You may also be wondering what is so “bad” about these “bad” words. They’re just words, aren’t they? How can they possibly affect me and those around me the way you say they will? In answer to this, I conducted an experiment. I filled two glass bottles halfway with water. Then I said nice, encouraging things to one of the bottles and I said mean, rude, and discouraging things to the other bottle. After I talked to the bottles of water, I then froze them for about 24 hours. When I took them out of the freezer to observe what had happened, I made an interesting discovery. The bottle to which I had spoken kind things, held a beautiful, flawless chunk of ice, but the bottle to which I had spoken mean things held a chunk of ice that had many cracks. I also did a little research on the Internet, and I found out that a scientist named Dr. Masuru Emotos conducted a similar experiment, receiving similar results. Dr. Masuru Emotos then wrote the books, Messages from Water and More Messages from Water based on his findings¹. Now I’ll give you a question to ponder. Knowing how bad language affects water, and also knowing that our bodies are made of 70% water, how do you think vulgar language affects our bodies?

In conclusion, I would like to point out that while bad language has a bad effect on us, the opposite is also true. Kind, encouraging words have a positive effect on us. So I urge you to be different from the rest of the world, and think twice about what you say, because it could have a negative effect on those around you, like in the example of the sixth grader I used earlier. Let’s discard this awful habit that our society has developed, because it doesn’t do any good, in fact, the use of profanity creates an undesirable image for yourself, it has a large impact on young children, and it leaves you with a bad feeling; it keeps you from feeling the influence of our Heavenly Father.  I challenge you to stop swearing; don’t use bad language just because everyone else is doing it– don’t descend to their level. Instead, use good and uplifting language rather than rude and degrading language. I promise that if you do this, and stick to it, you will not only make a difference in your own life, but in the lives of those around you.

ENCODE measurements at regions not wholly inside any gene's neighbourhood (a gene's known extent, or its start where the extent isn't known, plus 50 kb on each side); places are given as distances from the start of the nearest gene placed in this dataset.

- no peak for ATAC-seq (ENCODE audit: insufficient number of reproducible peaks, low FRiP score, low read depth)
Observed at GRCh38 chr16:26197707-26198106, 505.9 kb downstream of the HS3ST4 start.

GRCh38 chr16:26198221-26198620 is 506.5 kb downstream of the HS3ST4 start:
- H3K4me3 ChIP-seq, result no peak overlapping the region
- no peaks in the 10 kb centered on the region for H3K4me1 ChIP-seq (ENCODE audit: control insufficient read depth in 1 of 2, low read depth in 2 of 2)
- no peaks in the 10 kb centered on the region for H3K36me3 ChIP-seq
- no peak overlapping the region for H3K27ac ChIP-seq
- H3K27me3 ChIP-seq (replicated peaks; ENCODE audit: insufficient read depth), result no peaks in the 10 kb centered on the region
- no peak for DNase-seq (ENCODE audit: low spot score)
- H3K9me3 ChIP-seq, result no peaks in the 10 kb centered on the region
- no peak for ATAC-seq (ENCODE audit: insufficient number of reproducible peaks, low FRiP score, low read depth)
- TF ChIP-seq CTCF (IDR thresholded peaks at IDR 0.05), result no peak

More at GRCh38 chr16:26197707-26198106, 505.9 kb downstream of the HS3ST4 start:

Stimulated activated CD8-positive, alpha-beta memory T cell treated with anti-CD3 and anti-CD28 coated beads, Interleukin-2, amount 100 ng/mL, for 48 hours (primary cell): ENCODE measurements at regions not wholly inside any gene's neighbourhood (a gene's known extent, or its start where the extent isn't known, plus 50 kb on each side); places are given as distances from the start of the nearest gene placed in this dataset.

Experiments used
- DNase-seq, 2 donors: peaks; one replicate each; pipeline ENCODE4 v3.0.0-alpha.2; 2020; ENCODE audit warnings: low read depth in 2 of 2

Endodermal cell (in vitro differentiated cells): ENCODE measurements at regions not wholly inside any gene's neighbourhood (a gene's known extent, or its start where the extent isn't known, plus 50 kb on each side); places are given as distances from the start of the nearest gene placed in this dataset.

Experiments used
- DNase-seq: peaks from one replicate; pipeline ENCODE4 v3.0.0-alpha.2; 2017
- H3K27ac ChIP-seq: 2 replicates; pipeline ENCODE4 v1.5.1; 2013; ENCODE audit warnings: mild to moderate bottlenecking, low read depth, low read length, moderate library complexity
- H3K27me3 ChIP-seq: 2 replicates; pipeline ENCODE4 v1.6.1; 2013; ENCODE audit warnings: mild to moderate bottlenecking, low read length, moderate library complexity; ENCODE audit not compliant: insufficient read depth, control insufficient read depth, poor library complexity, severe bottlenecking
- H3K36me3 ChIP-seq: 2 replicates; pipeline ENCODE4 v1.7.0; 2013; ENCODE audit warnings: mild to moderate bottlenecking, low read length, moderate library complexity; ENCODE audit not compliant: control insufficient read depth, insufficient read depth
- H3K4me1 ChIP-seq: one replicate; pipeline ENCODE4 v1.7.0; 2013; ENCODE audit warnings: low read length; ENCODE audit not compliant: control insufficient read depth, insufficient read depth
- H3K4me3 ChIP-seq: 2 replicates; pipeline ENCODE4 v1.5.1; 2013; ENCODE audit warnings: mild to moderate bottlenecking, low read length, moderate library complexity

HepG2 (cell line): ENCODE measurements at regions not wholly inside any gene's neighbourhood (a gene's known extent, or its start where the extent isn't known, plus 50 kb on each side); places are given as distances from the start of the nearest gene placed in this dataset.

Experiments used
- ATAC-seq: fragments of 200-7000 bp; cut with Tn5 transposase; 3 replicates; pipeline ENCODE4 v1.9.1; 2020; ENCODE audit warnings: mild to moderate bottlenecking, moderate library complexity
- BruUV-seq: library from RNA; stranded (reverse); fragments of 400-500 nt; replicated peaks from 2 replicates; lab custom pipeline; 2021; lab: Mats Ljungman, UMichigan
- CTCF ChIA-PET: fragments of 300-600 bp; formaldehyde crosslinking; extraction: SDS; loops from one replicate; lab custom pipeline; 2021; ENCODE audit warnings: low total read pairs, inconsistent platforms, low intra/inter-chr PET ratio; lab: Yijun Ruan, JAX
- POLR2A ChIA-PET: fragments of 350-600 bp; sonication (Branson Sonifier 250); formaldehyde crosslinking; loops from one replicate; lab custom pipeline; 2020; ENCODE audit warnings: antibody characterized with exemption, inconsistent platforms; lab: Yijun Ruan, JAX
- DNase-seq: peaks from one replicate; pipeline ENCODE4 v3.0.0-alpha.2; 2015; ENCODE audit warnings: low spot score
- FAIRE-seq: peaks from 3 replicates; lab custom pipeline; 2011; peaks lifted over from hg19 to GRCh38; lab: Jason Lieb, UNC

¹ A Zhengjian Reporter, “Another World Underneath a Drop of Water: (Part 2) Some Thoughts on the Water Crystal Experiments”, PureInsite.org, 2000-2013. October 17, 2013

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This article has 2 comments.

on Nov. 27 2014 at 12:41 pm
Nightingale74 PLATINUM, Beavercreek, Ohio
46 articles 0 photos 152 comments

Favorite Quote:
"When you need something to believe in, believe in yourself."
"A poem unwritten is only a thought; unshared, unsaid..."

Thank you for your comment Liv!! :D And I hope this article does the trick for your friends! And yeah, I'm a member of the Church of Jesus Christ of Latter-Day Saints, or more commonly known as the Mormon church. My religion is a huge part of my life...I guess it just seeps into my writing without really meaning to haha :) And I've also met MissEmilyDickenson, I've read and commented on some of her work :) I find it a little funny that you say she reminds you of me, because I think she reminds me of you a little bit! ;) But thank you again for commenting and taking the time to read my article! :D

on Nov. 26 2014 at 10:38 pm
Olivia-Atlet ELITE, Dardenne Prairie, Missouri
325 articles 10 photos 1165 comments

Favorite Quote:
"To these the past hath its phantoms,
More real than solid earth;
And to these death does not mean decay,
But only another birth"
- Isabella Banks

Wow! I've always had a hard time trying to convince my friends to stop swearing, but this article could do the trick! The way you explained and even did the experiment was pretty amazing, not to mention awesome! I really loved this and hope it gets published!     P.S. I didn't know you were a Christian too! That's awesome :) You shgould meet MissEmilyDickenson she's another poet on here :) She reminds me a lot of you :)